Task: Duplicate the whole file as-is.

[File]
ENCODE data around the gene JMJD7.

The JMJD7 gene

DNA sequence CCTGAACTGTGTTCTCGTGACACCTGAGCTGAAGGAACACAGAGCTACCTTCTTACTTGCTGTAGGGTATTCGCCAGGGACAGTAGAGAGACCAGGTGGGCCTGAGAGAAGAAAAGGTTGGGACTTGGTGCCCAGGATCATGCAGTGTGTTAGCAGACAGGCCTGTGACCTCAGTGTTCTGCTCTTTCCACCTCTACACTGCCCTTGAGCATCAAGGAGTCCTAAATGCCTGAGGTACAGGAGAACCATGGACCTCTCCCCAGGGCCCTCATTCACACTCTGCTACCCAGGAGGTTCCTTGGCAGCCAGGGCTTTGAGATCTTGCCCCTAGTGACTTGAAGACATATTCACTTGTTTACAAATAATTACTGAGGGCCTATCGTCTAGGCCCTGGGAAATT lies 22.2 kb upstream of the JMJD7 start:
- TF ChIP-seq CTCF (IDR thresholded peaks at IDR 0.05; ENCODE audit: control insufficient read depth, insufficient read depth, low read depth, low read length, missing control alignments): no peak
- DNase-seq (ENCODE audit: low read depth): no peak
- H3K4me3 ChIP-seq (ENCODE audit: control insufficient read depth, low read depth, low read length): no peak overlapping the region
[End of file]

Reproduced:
ENCODE data around the gene JMJD7.

The JMJD7 gene

DNA sequence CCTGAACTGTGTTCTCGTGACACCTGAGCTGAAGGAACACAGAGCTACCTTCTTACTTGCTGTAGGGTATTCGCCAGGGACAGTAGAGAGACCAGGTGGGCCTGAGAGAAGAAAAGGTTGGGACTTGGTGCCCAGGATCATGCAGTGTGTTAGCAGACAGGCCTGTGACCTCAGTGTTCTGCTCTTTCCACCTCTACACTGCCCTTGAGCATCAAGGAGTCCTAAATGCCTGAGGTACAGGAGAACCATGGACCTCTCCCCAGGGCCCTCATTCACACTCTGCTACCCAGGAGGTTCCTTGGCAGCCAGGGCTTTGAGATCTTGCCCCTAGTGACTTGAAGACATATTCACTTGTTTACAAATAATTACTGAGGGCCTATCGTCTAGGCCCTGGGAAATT lies 22.2 kb upstream of the JMJD7 start:
- TF ChIP-seq CTCF (IDR thresholded peaks at IDR 0.05; ENCODE audit: control insufficient read depth, insufficient read depth, low read depth, low read length, missing control alignments): no peak
- DNase-seq (ENCODE audit: low read depth): no peak
- H3K4me3 ChIP-seq (ENCODE audit: control insufficient read depth, low read depth, low read length): no peak overlapping the region